Female Chess Players Are Furious They Will Have to Wear Hijab to Play in Iran

Tournament venue choice sparks controversy in chess world

Top female chess players have reacted with alarm to the announcement that they will have to compete at the 2017 World Championships wearing the hijab.

The announcement from the World Chess Federation (FIDE) that the tournament would be taking place in Iran and that competitors would face arrest if they did not comply by wearing the Islamic headscarf sparked controversy amongst leading women grandmasters from around the world. It has been compulsory for women in Iran to wear the hijab since the 1979 Islamic Revolution – a law that is consistently monitored by the country’s “morality police“.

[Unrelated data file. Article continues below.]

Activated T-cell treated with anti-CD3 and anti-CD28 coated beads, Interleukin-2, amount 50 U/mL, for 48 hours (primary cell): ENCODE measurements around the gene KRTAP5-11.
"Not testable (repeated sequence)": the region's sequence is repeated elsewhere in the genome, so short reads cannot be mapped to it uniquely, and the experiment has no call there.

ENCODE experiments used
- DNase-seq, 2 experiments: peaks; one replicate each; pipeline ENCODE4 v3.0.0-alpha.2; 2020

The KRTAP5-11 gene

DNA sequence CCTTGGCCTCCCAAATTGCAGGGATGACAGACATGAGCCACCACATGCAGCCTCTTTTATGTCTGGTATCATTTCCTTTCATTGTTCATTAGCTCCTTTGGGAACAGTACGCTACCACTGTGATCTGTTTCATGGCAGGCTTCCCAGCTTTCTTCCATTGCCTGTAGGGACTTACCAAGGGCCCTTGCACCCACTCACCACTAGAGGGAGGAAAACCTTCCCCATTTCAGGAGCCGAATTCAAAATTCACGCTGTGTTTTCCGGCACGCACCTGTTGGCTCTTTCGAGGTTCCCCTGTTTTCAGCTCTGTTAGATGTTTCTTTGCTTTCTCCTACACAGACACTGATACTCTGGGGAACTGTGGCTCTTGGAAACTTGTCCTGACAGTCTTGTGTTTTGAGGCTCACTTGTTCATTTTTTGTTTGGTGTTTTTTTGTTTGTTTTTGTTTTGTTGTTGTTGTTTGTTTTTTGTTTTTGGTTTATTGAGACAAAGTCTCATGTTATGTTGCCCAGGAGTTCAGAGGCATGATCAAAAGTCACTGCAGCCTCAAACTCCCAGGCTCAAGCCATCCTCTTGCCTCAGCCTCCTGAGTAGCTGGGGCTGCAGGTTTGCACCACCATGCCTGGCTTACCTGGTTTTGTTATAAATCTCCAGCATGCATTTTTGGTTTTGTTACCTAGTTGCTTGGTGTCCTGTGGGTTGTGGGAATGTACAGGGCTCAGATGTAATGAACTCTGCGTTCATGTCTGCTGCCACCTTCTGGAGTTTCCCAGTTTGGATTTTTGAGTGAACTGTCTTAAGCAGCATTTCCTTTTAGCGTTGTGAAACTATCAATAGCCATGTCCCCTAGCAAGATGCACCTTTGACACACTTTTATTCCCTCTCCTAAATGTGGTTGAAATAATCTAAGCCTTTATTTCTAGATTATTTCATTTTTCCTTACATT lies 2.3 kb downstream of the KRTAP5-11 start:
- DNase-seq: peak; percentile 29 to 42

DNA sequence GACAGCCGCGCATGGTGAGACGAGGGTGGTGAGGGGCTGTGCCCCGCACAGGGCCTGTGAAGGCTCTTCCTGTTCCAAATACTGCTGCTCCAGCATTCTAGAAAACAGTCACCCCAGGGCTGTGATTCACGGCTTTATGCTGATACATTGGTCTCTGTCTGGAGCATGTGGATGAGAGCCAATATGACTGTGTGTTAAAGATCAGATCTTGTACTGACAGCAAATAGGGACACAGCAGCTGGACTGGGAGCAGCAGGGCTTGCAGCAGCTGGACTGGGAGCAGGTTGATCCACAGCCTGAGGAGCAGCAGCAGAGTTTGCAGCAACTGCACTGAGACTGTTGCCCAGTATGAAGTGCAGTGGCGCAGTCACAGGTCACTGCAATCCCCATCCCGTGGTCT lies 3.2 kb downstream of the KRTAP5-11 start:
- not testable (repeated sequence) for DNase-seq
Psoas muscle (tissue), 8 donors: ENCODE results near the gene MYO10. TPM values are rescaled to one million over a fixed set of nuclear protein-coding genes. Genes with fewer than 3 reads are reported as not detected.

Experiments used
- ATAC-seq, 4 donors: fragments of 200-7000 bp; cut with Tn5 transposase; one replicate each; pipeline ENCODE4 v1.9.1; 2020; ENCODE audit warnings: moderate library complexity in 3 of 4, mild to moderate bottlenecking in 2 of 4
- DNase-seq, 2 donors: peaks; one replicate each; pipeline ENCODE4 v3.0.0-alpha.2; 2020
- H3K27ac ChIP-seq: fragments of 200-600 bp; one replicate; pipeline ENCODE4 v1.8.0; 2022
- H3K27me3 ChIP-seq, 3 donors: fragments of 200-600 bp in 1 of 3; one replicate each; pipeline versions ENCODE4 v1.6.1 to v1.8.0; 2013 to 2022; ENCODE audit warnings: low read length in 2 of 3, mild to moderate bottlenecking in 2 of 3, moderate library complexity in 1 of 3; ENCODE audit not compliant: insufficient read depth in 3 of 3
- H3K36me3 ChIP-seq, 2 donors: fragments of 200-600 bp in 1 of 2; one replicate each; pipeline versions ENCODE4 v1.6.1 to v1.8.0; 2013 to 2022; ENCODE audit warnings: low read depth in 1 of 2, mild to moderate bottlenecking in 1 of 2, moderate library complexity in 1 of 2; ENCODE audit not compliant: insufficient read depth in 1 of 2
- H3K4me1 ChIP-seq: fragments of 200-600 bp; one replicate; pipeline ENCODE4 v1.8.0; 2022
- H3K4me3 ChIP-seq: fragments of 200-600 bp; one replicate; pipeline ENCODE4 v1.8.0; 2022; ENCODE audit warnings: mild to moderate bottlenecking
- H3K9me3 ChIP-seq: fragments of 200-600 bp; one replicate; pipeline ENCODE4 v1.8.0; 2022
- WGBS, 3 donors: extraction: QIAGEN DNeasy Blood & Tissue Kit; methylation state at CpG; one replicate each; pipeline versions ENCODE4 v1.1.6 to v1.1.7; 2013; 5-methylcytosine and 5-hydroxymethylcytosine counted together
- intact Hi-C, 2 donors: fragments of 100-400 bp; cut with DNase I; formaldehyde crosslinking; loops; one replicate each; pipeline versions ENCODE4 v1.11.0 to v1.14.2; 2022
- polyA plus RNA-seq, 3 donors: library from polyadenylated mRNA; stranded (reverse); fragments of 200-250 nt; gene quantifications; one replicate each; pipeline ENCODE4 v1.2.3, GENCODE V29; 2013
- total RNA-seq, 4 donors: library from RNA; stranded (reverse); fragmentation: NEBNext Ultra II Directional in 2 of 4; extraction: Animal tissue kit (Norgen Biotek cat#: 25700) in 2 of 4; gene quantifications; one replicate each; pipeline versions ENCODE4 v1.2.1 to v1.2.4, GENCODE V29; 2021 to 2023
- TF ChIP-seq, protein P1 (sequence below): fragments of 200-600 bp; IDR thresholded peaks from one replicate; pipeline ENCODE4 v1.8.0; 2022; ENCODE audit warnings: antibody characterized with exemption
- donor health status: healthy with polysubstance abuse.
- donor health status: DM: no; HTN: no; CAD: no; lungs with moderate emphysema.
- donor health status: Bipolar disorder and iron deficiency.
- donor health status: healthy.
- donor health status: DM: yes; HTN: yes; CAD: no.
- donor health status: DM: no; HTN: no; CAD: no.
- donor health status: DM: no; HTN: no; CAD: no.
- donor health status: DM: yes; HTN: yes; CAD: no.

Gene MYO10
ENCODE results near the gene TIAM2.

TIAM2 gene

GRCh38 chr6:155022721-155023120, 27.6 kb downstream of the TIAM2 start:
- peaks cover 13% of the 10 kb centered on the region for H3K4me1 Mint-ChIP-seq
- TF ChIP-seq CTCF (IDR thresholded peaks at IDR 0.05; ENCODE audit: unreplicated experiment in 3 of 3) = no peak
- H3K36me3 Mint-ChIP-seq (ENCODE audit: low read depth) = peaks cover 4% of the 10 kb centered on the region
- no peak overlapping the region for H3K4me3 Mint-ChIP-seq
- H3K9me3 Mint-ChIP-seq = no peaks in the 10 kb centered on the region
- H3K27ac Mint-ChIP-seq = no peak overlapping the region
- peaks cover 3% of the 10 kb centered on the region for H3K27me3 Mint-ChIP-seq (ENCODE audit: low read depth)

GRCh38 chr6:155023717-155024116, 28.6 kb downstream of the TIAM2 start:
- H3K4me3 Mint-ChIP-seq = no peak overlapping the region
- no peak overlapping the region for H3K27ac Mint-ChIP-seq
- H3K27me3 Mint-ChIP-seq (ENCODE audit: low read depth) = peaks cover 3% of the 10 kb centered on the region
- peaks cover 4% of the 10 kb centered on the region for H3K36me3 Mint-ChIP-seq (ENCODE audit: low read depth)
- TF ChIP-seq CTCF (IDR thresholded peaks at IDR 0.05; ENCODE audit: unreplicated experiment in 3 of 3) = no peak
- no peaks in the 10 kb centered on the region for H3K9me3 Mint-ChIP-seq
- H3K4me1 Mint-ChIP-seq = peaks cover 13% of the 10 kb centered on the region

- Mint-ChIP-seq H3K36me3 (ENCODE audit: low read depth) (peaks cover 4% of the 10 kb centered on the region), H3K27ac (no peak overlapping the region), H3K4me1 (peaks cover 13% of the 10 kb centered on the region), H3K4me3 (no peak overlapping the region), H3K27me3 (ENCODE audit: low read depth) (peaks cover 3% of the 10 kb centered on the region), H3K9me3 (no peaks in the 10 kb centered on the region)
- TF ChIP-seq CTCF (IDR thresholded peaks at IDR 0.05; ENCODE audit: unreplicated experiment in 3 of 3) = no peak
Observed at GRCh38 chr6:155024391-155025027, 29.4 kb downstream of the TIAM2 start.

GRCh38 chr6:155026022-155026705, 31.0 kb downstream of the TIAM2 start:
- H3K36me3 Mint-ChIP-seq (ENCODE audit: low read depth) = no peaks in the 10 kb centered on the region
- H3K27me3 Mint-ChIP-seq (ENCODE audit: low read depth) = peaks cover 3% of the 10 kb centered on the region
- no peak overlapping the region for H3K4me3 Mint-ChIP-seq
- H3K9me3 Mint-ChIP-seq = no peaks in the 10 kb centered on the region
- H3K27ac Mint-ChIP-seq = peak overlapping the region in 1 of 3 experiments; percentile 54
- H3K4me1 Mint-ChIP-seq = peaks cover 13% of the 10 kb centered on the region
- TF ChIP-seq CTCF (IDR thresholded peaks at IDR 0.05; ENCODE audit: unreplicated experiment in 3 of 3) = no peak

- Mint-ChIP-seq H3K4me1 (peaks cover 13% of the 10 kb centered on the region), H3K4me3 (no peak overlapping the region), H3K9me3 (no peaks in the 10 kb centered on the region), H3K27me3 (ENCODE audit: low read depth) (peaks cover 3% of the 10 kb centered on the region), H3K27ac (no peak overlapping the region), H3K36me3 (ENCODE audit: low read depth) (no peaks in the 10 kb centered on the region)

As reported by The Telegraph, leading players have threatened to boycott the championship as a result, arguing that FIDE’s choice of Iran for the host country violated its own rules on gender and religious discrimination. American grandmaster Nazi Paikidze has been one of the most vocal players about the decision, tweeting that “by wearing a hijab we’d be supporting women’s oppression”. She also raised concerns about the safety of competitors in Iran and referred to the U.S. Department of State’s warning about the risks of travelling to the country.

Chairwoman of FIDE’s commission for women’s chess and former child chess prodigy Susan Polgar replied to the criticism, saying that “I have traveled to nearly 60 countries. When I visited different places with different cultures, I like to show my respect by dressing up in their traditional style of clothing. No one asked me to do it. I just do it out of respect.”


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